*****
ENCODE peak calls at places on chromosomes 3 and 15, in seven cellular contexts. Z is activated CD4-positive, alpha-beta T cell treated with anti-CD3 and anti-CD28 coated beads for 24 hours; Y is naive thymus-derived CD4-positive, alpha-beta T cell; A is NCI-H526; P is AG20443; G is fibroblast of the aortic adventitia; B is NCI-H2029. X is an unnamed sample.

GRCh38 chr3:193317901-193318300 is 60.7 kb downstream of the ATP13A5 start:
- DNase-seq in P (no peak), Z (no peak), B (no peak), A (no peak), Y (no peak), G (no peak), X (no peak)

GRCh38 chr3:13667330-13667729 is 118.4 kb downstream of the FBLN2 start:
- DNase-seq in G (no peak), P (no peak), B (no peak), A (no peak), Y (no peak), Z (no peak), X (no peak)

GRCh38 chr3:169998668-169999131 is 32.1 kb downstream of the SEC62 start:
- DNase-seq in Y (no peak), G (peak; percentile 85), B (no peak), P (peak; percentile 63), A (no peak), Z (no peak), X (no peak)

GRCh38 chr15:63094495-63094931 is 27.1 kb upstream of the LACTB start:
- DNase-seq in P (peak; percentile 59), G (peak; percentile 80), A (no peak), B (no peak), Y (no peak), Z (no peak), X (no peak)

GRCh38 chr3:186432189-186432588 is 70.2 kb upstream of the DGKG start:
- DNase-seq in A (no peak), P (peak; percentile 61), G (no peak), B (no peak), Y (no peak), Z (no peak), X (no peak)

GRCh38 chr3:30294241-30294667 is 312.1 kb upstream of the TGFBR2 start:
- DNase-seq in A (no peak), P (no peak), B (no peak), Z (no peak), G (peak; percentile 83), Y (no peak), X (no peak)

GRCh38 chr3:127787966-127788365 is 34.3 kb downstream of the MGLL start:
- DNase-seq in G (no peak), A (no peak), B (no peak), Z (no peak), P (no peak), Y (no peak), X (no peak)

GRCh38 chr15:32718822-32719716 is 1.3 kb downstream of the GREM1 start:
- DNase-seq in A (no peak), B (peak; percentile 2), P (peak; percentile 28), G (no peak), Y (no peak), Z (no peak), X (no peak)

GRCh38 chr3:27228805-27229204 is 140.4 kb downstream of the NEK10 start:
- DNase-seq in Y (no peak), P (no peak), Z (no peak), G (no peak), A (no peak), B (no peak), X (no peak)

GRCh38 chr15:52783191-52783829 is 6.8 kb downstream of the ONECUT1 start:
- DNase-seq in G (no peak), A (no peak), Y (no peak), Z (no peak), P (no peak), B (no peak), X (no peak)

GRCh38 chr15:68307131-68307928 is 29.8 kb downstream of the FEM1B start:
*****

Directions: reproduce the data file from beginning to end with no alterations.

ENCODE peak calls at places on chromosomes 3 and 15, in seven cellular contexts. Z is activated CD4-positive, alpha-beta T cell treated with anti-CD3 and anti-CD28 coated beads for 24 hours; Y is naive thymus-derived CD4-positive, alpha-beta T cell; A is NCI-H526; P is AG20443; G is fibroblast of the aortic adventitia; B is NCI-H2029. X is an unnamed sample.

GRCh38 chr3:193317901-193318300 is 60.7 kb downstream of the ATP13A5 start:
- DNase-seq in P (no peak), Z (no peak), B (no peak), A (no peak), Y (no peak), G (no peak), X (no peak)

GRCh38 chr3:13667330-13667729 is 118.4 kb downstream of the FBLN2 start:
- DNase-seq in G (no peak), P (no peak), B (no peak), A (no peak), Y (no peak), Z (no peak), X (no peak)

GRCh38 chr3:169998668-169999131 is 32.1 kb downstream of the SEC62 start:
- DNase-seq in Y (no peak), G (peak; percentile 85), B (no peak), P (peak; percentile 63), A (no peak), Z (no peak), X (no peak)

GRCh38 chr15:63094495-63094931 is 27.1 kb upstream of the LACTB start:
- DNase-seq in P (peak; percentile 59), G (peak; percentile 80), A (no peak), B (no peak), Y (no peak), Z (no peak), X (no peak)

GRCh38 chr3:186432189-186432588 is 70.2 kb upstream of the DGKG start:
- DNase-seq in A (no peak), P (peak; percentile 61), G (no peak), B (no peak), Y (no peak), Z (no peak), X (no peak)

GRCh38 chr3:30294241-30294667 is 312.1 kb upstream of the TGFBR2 start:
- DNase-seq in A (no peak), P (no peak), B (no peak), Z (no peak), G (peak; percentile 83), Y (no peak), X (no peak)

GRCh38 chr3:127787966-127788365 is 34.3 kb downstream of the MGLL start:
- DNase-seq in G (no peak), A (no peak), B (no peak), Z (no peak), P (no peak), Y (no peak), X (no peak)

GRCh38 chr15:32718822-32719716 is 1.3 kb downstream of the GREM1 start:
- DNase-seq in A (no peak), B (peak; percentile 2), P (peak; percentile 28), G (no peak), Y (no peak), Z (no peak), X (no peak)

GRCh38 chr3:27228805-27229204 is 140.4 kb downstream of the NEK10 start:
- DNase-seq in Y (no peak), P (no peak), Z (no peak), G (no peak), A (no peak), B (no peak), X (no peak)

GRCh38 chr15:52783191-52783829 is 6.8 kb downstream of the ONECUT1 start:
- DNase-seq in G (no peak), A (no peak), Y (no peak), Z (no peak), P (no peak), B (no peak), X (no peak)

GRCh38 chr15:68307131-68307928 is 29.8 kb downstream of the FEM1B start: